Recycle

The hot new trends in recycling

There are more ways to save resources than simply putting your plastic bottles into a recycling bin. Here are five innovations that are turning the recycling business on its head.

Recycled fashion has gone global

Ever wondered where old clothes go? Nowadays, they’re likely to be shipped to somewhere such as India, where workers sort through an ocean of cast-offs from rich nations. Valuable items such as designer-label jeans might make another journey to be sold in a developing country. Less marketable clothes are given away, or salvaged for their zips and buttons. Anything that’s left goes into a shredder, which re-spins fibres into yarn to make blankets for aid organisations.

You can help by donating your unwanted clothes rather than throwing them away.

Tinder for clothes

Person A has a warm coat to donate. Person B needs a winter wardrobe. Sure, they can both make use of a Vinnies store, but that means Person A doesn’t get to make a difference face-to-face. Enter WeCount, an app developed in Seattle to help the homeless.

WeCount allows Person A to alert app users they have a coat (or sleeping bag, or anything else that could be useful). Person B then claims the donation. The app gives both people directions to a safe public drop-off location. There’s no WeCount style app in Australia, but it can only be a matter of time.

Plastic-waste-powered 3D printing

In the future, rather than going to the shopping mall for a new suit, you’ll be able to log onto your computer, check out some options online, then have your 3D printer act as a cyber seamstress.

While waiting for that happy day, you can back the Kickstarter project Renegade. 3D printing requires (usually expensive) raw material to print with. But what if there was a technology that allowed you to slice up used plastic bottles and use the resulting slivers to 3D print things? That’s the vision Renegade is trying to make a reality.

Robot recycler

Recycling might be important but it’s often also tedious. Wouldn’t life be easier if you could just throw things in a big container equipped with sensors, cameras, metal detectors and motors that would sort your garbage into the correct compartments? Start-up CleanRobotics has invented the Trashbot to do just that. It’s currently being beta tested in the US and will hopefully go into commercial production soon.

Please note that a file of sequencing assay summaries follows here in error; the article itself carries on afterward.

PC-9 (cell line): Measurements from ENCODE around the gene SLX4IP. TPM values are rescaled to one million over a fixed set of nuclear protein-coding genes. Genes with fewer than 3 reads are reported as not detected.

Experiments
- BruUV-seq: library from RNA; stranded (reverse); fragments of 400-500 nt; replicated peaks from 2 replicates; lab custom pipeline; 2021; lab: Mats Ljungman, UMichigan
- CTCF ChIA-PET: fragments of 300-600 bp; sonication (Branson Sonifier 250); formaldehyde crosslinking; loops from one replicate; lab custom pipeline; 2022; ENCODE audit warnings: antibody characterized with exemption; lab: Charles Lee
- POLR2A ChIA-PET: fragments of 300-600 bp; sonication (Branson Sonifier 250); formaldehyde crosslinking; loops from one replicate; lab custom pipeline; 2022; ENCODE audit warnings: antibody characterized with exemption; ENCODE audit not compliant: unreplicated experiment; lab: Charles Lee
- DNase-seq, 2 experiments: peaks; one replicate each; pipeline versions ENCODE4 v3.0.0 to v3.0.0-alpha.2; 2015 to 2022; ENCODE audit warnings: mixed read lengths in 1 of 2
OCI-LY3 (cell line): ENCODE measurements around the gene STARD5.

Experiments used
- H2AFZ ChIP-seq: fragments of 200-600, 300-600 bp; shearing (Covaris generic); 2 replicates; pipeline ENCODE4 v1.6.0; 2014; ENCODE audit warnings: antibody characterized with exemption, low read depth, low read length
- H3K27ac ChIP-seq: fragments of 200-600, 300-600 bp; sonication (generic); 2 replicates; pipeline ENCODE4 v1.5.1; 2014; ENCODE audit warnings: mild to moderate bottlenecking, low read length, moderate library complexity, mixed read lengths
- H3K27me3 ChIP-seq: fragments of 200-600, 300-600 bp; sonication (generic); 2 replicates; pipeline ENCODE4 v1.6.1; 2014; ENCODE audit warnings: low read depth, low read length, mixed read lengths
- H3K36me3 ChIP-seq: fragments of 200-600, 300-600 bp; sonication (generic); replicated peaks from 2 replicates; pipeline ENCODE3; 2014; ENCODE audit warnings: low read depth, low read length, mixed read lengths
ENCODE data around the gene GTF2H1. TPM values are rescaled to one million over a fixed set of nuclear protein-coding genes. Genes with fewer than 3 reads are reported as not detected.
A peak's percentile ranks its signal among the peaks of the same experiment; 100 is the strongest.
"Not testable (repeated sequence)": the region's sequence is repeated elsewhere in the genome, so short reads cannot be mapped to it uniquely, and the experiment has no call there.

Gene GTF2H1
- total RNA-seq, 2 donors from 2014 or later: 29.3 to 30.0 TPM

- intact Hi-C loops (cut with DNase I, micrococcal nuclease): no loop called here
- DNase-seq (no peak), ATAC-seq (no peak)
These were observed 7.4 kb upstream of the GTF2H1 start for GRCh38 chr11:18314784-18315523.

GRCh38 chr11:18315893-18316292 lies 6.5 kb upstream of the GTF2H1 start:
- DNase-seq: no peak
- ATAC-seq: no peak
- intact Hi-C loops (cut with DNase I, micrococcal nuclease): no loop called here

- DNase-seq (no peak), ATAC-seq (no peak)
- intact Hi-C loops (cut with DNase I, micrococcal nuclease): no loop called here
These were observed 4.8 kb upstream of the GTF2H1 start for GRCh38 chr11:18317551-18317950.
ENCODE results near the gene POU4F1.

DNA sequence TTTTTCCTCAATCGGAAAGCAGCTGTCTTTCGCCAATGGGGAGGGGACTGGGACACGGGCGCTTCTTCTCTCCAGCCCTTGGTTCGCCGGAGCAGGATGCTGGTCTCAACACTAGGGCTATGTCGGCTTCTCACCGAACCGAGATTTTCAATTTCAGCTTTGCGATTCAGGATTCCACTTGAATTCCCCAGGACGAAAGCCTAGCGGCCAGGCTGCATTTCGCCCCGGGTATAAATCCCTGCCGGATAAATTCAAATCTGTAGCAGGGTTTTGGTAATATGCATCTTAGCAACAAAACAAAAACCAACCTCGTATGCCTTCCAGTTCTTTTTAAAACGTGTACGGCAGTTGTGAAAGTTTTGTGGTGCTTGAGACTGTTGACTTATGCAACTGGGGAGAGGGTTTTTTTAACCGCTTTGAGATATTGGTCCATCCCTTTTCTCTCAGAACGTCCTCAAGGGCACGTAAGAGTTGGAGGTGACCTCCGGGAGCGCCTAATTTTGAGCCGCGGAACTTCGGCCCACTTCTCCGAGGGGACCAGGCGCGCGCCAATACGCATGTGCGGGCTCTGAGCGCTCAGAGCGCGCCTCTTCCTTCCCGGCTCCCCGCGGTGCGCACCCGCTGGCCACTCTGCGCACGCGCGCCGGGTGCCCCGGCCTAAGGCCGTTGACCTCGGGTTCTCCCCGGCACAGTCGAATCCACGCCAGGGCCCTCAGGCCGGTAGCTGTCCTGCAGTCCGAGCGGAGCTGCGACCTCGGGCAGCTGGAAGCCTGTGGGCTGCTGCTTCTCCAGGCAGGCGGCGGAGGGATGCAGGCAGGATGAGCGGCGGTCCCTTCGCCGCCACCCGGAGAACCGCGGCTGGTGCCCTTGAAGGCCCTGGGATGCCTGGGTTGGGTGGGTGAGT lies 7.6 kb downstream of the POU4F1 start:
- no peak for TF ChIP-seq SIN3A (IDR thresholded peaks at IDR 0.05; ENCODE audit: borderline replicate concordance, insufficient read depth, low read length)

The new minimalism

Many of us now have too much stuff. Tubs full of clothes we never wear and drawers full of gadgets we never use. Unsurprisingly, there’s a growing trend for people to sell or donate things they no longer use, and to think twice about purchases.

Whether it’s Marie Kondo urging people to declutter or Buy Nothing New Month encouraging people to avoid purchasing anything in October other than second-hand items, there’s a growing awareness that it makes economic and environmental sense to extract the maximum benefit from every item we own.

Whether you’re looking to pass on your unloved goods to someone who’ll appreciate them (and make some money in the process) or snap up a bargain on quality electronic goods or sporting equipment, check out Cash Converters’ online and be part of the recycling revolution.

 

Sources

[i] http://www.wsj.com/articles/fast-fashion-cast-offs-fuel-global-recycling-network-1466962488

http://www.theaustralian.com.au/business/wall-street-journal/recycled-fashion-powers-a-global-industry-in-india/news-story/f9d51242e8a06da84b945a3d58bc1038

[ii] http://mashable.com/2016/07/01/social-good-innovations-june-2016/#c2DNPhEohGqF

[iii] http://www.digitaltrends.com/cool-tech/renegade-pen/

[iv] http://mashable.com/2016/07/01/social-good-innovations-june-2016/#2YG55jSKrGqL

[v] http://tidyingup.com

[vi] http://www.buynothingnew.com.au

 

 

Elicia Murray

Elicia Murray is veteran journalist and expert bargain hunter. She has written and edited for titles including The Sydney Morning Herald, The Canberra Times and The Huffington Post Australia. After watching too many Scandinavian crime series, she has also developed an obsession with Danish homewares and design. When she's not writing, she can often be found attending open homes. For fun.

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